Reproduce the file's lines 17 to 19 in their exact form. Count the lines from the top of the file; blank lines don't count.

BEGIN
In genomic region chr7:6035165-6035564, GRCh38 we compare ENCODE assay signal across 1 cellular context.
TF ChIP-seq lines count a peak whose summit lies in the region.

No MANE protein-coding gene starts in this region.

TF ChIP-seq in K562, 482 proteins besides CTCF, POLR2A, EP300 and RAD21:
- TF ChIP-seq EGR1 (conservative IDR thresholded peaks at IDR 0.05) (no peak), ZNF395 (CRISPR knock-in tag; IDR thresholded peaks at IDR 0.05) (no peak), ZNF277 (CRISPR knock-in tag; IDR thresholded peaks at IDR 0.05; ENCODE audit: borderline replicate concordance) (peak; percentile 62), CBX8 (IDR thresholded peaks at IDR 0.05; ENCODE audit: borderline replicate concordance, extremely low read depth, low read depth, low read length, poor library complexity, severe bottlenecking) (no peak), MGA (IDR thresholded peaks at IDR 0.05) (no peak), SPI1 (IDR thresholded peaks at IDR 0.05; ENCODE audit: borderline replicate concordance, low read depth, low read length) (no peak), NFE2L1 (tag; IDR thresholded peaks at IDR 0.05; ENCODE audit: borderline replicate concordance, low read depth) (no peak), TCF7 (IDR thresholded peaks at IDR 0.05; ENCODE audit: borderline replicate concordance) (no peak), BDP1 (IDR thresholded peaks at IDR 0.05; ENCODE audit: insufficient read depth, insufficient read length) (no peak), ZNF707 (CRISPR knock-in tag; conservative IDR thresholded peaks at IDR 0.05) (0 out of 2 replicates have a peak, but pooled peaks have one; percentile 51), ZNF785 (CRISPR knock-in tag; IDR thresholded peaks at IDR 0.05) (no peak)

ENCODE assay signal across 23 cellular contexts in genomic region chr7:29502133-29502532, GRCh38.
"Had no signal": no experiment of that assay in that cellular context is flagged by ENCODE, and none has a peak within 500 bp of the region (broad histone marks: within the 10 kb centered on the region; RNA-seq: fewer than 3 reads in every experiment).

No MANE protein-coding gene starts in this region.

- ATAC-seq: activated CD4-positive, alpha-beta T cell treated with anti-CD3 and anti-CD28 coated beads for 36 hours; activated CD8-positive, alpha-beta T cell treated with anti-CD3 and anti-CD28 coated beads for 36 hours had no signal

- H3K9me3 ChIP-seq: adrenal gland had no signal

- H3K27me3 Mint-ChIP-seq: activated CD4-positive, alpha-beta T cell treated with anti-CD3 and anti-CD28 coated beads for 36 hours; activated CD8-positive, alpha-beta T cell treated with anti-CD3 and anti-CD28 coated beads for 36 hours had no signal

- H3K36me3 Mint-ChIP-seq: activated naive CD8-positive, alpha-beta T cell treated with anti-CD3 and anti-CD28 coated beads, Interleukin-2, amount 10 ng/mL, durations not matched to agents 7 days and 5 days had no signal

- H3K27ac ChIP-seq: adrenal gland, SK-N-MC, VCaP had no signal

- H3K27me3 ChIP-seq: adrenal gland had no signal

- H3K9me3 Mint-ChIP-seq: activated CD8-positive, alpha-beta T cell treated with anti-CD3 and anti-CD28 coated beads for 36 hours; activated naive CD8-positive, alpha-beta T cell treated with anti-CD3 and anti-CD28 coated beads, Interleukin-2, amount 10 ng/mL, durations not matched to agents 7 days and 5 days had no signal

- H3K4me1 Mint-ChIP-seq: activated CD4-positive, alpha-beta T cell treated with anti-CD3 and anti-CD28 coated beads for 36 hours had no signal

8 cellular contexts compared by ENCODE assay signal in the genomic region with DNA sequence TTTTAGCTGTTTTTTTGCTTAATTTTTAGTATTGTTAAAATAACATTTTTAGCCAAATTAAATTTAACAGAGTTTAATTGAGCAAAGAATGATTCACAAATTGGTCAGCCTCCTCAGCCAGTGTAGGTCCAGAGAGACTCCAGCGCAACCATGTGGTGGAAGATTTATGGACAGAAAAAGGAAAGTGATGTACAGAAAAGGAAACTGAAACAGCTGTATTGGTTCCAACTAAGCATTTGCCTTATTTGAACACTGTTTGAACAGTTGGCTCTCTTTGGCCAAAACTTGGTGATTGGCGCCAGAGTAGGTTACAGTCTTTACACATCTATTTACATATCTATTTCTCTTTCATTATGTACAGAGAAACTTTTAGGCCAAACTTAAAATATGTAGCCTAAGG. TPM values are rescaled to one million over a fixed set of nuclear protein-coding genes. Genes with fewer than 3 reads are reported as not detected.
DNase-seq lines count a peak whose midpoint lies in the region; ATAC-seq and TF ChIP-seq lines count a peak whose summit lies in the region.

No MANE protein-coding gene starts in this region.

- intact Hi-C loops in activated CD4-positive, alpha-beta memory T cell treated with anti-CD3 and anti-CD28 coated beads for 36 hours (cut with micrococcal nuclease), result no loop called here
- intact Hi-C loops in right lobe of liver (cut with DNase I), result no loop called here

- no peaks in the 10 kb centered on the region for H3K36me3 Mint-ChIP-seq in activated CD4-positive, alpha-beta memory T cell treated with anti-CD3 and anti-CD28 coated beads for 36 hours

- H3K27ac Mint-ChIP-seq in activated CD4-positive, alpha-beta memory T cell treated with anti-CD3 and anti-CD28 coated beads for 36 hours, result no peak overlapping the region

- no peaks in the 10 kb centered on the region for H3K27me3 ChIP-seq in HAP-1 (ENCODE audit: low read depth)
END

8 cellular contexts compared by ENCODE assay signal in the genomic region with DNA sequence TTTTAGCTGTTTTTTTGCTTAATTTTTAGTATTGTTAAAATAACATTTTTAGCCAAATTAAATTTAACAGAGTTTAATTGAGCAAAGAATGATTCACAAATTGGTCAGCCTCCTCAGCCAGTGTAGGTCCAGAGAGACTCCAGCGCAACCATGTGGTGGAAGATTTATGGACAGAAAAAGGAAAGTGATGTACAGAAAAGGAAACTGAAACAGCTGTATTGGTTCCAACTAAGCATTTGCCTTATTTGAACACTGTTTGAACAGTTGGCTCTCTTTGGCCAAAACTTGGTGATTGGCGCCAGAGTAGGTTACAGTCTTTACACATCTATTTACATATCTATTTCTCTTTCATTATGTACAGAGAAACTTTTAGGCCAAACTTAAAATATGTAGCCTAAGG. TPM values are rescaled to one million over a fixed set of nuclear protein-coding genes. Genes with fewer than 3 reads are reported as not detected.
DNase-seq lines count a peak whose midpoint lies in the region; ATAC-seq and TF ChIP-seq lines count a peak whose summit lies in the region.

No MANE protein-coding gene starts in this region.